What Subordinated Debt Is and How Credit Unions Can Benefit from It
Capital planning is an essential step in helping your credit union grow, remain regulatory-compliant, and seize opportunities as they arise, such as a merger or acquisition. In this episode of “C.U. on the Show,” Doug welcomes guest Jeff Cardone to discuss how accessing secondary capital in the subordinated debt (sub-debt) market can be an attractive option in helping credit unions reach their short- and long-term strategic objectives. They also dive into the approval process, a new rule effective in January, and why a credit union may consider getting pre-approved sooner rather than later.
Jeff, a partner at Luse Gorman, specializes in representing credit unions in merger and acquisition transactions with other credit unions, banks, and fee-based businesses, as well as secondary capital or sub-debt transactions. As Jeff explains, sub-debt is a borrowing alternative with a loan and term structure that gains favorable regulatory capital treatment.
Jeff discusses the offensive and defensive reasons why a credit union may access sub-debt, including pursuing merger or acquisition opportunities, enhancing regulatory capital, and raising liquidity and net worth. With rates currently low, a relatively lengthy pre-approval process, and new rules broadening who can qualify for sub-debt, it’s a great time for credit unions of all sizes to explore this secondary capital market. Listen to the full episode to learn more, such as:
- The characteristics that make sub-debt unique, and why it’s much more like a security than a traditional loan.
- What the “Final Rule” is and how it will give more credit unions access to the subordinated market, once only reserved for credit unions with a low-income designation.
- The timeline credit unions should consider when getting pre-approved and issuing the debt and why credit unions should still think about pursuing pre-approval for “just in time” capital opportunities—even if they’re on the fence.
- Why credit unions should work with sophisticated counsel and request pre-filing meetings with regulatory agencies before submitting a request.
- The types of credit unions that may not benefit from sub-debt.
Stream the full episode to learn more.
You can also access the Luse Gorman white paper, “New Path for Raising Capital for Credit Unions – The NCUA’s Final Rule on Subordinated Debt.”
Jeff Cardone and Luse Gorman are not affiliated with or endorsed by ACT Advisors, LLC.
My guest on today’s podcast is Jeff Cardone, a partner at Luse Gorman. Jeff specializes in helping credit unions and other financial institutions with mergers and acquisitions, executive compensation, employee benefits, and tax planning. In this episode, we discuss subordinated debt including the new rule, the approval process, and why your credit union may want to consider getting preapproved.
Jeff, welcome to the show today. I’m excited to learn about subordinated debt. So, tell us what is subordinated debt? How do credit unions use it?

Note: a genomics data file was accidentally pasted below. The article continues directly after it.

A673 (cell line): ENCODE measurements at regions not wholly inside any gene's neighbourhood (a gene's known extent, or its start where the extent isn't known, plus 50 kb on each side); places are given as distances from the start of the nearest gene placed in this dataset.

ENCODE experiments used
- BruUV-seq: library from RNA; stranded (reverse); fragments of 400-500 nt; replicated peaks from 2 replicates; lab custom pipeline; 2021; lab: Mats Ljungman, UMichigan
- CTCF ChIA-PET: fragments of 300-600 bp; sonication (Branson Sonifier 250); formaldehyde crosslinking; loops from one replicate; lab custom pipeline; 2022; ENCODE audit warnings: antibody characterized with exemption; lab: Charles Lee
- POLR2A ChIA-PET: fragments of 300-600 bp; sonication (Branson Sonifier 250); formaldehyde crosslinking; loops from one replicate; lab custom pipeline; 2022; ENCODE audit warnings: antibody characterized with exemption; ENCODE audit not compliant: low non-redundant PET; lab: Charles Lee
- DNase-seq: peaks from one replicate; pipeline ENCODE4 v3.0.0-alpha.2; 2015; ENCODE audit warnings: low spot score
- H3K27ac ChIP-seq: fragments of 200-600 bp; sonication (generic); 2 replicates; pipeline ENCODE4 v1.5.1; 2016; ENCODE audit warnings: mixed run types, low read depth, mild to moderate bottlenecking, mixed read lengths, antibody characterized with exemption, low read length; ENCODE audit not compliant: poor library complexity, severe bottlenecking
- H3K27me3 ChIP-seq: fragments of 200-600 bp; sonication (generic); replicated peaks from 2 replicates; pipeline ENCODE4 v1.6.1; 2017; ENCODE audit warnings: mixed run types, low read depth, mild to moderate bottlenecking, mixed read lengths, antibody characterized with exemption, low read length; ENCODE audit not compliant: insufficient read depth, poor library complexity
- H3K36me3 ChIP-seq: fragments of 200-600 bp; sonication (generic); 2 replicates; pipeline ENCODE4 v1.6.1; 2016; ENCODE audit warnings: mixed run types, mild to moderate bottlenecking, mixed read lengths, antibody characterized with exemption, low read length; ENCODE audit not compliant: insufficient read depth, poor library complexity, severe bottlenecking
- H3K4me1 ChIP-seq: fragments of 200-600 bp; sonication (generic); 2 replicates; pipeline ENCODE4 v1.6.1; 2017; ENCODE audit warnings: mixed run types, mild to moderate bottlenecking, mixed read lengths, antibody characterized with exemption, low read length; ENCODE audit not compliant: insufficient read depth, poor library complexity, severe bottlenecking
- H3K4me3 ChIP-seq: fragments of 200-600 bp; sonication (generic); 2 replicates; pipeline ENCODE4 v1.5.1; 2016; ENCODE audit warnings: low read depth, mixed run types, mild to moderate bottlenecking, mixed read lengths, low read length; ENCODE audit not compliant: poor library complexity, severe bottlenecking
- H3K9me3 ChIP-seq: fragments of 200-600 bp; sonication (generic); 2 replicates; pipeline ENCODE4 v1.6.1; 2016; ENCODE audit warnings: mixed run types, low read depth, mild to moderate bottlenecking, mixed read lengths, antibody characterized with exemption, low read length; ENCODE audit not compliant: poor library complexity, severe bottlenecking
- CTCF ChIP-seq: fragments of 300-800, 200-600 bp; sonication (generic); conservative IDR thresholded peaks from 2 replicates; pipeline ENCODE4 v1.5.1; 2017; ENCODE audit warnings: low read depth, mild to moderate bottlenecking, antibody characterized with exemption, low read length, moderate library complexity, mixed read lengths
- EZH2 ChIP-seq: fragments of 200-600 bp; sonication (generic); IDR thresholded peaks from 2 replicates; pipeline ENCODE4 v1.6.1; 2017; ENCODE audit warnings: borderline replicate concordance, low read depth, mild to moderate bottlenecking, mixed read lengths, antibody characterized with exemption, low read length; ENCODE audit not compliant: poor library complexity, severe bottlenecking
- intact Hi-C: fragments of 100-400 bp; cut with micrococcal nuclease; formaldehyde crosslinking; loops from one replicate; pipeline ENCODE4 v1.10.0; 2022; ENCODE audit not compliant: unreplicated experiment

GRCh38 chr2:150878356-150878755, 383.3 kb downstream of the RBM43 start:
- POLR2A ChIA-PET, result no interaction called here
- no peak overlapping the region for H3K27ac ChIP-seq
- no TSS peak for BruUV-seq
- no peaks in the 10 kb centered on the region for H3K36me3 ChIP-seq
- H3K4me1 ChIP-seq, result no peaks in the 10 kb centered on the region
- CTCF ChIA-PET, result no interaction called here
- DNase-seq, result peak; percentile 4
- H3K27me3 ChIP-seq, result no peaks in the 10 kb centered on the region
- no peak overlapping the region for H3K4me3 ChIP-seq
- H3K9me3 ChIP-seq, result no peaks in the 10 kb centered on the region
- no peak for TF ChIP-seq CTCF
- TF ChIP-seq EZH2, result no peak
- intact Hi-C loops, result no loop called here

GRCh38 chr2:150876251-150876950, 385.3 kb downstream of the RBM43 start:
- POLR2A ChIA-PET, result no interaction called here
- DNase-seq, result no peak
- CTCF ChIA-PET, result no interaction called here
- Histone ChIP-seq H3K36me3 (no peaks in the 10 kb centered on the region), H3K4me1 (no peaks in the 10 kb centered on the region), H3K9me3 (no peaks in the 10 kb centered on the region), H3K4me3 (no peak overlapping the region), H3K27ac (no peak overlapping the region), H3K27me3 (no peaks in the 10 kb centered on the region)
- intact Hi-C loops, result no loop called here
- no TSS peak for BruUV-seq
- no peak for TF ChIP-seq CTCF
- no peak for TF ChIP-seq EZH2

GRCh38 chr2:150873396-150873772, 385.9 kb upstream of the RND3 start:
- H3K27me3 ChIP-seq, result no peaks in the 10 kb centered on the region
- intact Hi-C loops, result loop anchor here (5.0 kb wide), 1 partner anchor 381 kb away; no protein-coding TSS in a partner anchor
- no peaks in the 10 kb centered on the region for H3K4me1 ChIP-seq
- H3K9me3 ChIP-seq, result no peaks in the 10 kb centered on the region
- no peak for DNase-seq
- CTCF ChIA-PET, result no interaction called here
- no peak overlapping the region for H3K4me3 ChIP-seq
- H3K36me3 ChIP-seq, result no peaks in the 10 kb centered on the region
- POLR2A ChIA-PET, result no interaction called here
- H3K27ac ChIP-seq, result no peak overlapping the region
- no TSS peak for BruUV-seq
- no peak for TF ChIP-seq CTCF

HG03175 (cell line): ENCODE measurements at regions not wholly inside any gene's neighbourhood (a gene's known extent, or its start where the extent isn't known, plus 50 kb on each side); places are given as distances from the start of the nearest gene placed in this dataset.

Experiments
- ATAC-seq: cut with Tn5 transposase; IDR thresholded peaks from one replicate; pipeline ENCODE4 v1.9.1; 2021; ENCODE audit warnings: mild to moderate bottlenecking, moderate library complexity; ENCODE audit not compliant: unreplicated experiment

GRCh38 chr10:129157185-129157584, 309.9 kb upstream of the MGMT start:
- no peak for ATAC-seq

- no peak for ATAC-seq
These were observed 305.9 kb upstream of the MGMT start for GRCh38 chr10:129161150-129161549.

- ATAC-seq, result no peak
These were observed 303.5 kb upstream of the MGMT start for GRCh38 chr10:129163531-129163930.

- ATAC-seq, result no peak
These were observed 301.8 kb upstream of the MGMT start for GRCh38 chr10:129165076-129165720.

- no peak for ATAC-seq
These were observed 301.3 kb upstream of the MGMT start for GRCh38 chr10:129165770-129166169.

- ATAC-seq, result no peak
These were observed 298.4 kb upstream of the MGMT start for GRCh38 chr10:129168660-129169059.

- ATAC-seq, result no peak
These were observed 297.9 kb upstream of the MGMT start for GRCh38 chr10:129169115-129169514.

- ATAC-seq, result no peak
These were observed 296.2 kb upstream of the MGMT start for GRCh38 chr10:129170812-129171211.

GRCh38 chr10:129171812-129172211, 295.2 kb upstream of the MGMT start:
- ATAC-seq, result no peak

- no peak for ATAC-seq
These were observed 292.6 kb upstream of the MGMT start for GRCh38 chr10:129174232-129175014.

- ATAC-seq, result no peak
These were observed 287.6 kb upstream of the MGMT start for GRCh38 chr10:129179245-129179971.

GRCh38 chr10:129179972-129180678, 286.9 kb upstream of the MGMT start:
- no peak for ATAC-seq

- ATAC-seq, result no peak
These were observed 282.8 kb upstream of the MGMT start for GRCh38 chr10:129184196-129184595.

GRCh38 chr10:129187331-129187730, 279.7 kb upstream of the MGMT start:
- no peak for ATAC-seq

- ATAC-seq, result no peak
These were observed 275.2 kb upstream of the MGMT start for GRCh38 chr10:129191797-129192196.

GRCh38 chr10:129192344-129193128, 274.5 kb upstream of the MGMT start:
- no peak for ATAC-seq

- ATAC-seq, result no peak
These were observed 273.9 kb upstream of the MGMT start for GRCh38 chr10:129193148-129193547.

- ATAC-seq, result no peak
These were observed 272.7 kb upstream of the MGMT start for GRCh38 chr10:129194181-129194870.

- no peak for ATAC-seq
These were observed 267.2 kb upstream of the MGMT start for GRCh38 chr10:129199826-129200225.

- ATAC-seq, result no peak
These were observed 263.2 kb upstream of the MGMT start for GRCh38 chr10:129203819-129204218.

Jeff Cardone 00:32
Doug, great pleasure to be here. Well, I always like to start when I talk sub-debt, particularly to credit union management teams and boards, what is it in the practical sense, if you’re a credit union? It’s really a borrowing tool. The credit union is borrowing money from investors, but the structure of the loan, the term of the borrowing, is structured in a manner that it gets favorable regulatory capital treatment. I mean, that is, in essence, what sub-debt is. You’re going to find investors that it’s going to be issued to—credit unions borrowed money. Now the typical terms of sub-debt, to get favorable regulatory capital treatment, why credit unions would want to do this, if you’re low-income designated, it’s accretive to your net worth. I mean, that is the beauty of sub-debt. So, when you go out and raise it, and you’re accessing the capital markets, and you get those funds, let’s say you raise $10 million, that immediately enhances your net worth by $10 million. I would say that’s been why this is happening and it’s gotten a lot more attention because the NCUA adopted final rules that are going to go into effect on 1/1/22. And what that Final Rule has done is sort of formalized the sub-debt process. But secondly, it’s brought in the who. We’re going to what, why, and who. Who can issue sub-debt. Currently, it’s only if you’re a low-income designated credit union, you can access the sub-debt markets. That’s been in place since the mid-’90s. What the Final Rule has done is sort of expand the pool of credit unions that can access the sub-debt markets, and what the Final Rule calls them is complex credit unions. And these are credit unions that are $500 million assets or greater. So larger credit unions will now have the ability, even if they don’t have low-income designated status, to access the sub-debt markets as well, starting on 1/1/22. And we can kind of get into the process of that, and so on and so forth. But that’s kind of what’s going on. And one thing I’d add, too, is, and this is also very important, as well, because I get this question a lot, credit union boards will say, well, is sub-debt a sign of weakness, if we have to raise capital via sub-debt? And I would emphasize this: no, absolutely not. I will tell you on the bank side, banks are doing sub-debt hand over fist, and they’re raising capital via sub-debt. And because the rates are so low, it’s been a great market for that. So, absolutely not. I think credit unions can utilize sub-debt, you know, for offensive purposes, whether growing organically or through M&A. They can use it for defensive purposes to enhance their regulatory capital. To provide liquidity for the institutions. There’s a lot of really good reasons as to why credit unions should at least explore this.